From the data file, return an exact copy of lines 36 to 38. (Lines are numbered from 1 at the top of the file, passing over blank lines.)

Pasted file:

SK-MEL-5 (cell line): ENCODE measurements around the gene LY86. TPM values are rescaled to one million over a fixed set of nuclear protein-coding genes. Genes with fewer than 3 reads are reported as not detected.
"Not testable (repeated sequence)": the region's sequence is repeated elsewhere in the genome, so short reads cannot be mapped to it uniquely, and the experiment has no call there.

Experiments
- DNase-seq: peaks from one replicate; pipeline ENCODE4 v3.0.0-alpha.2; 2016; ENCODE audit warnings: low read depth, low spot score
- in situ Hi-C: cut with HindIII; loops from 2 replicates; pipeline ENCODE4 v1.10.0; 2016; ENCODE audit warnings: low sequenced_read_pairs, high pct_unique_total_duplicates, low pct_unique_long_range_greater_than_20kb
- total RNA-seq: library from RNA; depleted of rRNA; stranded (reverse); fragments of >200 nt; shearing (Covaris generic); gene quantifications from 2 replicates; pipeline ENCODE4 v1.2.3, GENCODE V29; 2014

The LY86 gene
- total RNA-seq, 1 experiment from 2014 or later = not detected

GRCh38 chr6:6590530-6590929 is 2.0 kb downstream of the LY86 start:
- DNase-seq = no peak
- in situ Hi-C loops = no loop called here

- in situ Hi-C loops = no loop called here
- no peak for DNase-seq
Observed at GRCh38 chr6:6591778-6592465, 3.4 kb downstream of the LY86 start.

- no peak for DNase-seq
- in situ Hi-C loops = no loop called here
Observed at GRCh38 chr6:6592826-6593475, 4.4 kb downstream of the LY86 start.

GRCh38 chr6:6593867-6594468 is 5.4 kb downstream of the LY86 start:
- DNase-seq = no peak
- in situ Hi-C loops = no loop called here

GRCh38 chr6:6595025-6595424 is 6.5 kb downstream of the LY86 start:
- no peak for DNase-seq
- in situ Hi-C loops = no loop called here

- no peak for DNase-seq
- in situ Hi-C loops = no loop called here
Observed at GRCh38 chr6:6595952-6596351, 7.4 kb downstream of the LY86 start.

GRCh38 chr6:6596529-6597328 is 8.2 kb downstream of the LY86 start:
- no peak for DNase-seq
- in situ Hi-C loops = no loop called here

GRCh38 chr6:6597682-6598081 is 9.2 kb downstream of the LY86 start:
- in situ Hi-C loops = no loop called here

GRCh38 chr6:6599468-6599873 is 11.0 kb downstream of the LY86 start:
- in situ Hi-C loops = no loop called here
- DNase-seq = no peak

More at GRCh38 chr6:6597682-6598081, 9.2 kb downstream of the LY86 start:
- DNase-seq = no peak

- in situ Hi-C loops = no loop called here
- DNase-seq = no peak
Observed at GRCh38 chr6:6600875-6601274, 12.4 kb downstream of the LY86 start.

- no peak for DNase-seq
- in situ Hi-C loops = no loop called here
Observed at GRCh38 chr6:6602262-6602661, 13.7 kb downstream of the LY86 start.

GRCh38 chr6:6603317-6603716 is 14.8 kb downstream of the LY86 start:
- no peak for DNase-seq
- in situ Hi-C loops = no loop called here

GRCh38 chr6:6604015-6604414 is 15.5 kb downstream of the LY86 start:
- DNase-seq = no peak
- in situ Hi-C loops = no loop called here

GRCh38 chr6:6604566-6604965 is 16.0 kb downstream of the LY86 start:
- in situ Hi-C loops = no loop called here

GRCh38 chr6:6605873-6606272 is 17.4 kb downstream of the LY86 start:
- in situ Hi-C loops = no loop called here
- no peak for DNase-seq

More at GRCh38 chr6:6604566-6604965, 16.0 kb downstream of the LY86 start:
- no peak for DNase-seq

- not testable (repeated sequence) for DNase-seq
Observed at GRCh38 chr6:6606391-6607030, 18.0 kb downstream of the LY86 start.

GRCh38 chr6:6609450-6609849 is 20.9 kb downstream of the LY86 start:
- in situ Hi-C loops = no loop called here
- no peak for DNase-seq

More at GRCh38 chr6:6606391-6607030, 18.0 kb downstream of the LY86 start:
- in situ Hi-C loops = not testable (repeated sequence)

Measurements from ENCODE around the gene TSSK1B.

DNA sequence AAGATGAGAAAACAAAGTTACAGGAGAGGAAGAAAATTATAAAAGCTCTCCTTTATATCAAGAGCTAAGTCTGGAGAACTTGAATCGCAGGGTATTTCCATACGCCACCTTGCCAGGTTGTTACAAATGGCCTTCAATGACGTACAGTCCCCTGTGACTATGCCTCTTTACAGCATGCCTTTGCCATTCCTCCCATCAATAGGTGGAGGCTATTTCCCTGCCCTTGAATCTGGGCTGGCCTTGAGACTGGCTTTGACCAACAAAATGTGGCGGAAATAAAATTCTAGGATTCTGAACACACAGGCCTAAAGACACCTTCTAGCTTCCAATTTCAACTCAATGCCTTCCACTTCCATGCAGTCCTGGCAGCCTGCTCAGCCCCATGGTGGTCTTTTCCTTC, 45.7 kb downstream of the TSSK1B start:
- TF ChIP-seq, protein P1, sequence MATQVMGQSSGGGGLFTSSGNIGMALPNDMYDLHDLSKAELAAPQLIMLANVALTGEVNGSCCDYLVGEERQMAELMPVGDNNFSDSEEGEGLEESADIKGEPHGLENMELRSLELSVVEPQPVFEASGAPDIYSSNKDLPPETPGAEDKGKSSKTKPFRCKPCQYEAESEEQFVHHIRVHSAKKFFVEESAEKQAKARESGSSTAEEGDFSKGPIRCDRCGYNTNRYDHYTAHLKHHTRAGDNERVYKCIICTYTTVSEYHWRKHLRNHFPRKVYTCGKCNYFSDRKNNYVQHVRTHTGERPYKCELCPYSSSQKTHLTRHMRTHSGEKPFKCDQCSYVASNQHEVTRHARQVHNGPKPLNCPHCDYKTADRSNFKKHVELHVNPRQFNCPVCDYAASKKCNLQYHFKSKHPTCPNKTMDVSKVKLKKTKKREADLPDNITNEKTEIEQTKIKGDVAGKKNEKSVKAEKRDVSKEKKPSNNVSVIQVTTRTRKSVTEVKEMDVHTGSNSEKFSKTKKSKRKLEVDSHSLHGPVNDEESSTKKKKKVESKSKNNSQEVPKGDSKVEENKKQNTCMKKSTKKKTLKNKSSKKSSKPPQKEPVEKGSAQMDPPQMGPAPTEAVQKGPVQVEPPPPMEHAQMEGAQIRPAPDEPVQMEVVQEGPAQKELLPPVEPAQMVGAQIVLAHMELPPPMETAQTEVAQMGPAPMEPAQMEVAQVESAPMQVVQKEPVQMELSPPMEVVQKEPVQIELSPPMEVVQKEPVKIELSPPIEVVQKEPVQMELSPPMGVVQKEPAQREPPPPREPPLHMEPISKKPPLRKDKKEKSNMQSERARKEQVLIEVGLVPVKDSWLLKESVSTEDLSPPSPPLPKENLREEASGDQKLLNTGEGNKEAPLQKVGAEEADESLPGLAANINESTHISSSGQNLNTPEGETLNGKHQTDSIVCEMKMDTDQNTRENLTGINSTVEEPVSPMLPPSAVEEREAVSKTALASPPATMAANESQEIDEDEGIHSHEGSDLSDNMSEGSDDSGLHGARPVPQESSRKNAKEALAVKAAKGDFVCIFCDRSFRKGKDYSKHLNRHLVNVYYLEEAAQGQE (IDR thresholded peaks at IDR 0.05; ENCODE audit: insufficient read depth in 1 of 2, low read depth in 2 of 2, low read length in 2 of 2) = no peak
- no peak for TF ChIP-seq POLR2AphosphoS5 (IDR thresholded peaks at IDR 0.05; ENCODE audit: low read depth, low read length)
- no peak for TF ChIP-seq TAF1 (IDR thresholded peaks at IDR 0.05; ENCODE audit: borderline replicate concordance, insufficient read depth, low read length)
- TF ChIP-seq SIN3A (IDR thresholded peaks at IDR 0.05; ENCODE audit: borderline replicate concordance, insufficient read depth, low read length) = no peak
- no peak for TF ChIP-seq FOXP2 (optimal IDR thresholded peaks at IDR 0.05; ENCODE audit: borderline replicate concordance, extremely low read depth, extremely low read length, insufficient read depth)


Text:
- DNase-seq = no peak

- in situ Hi-C loops = no loop called here
- DNase-seq = no peak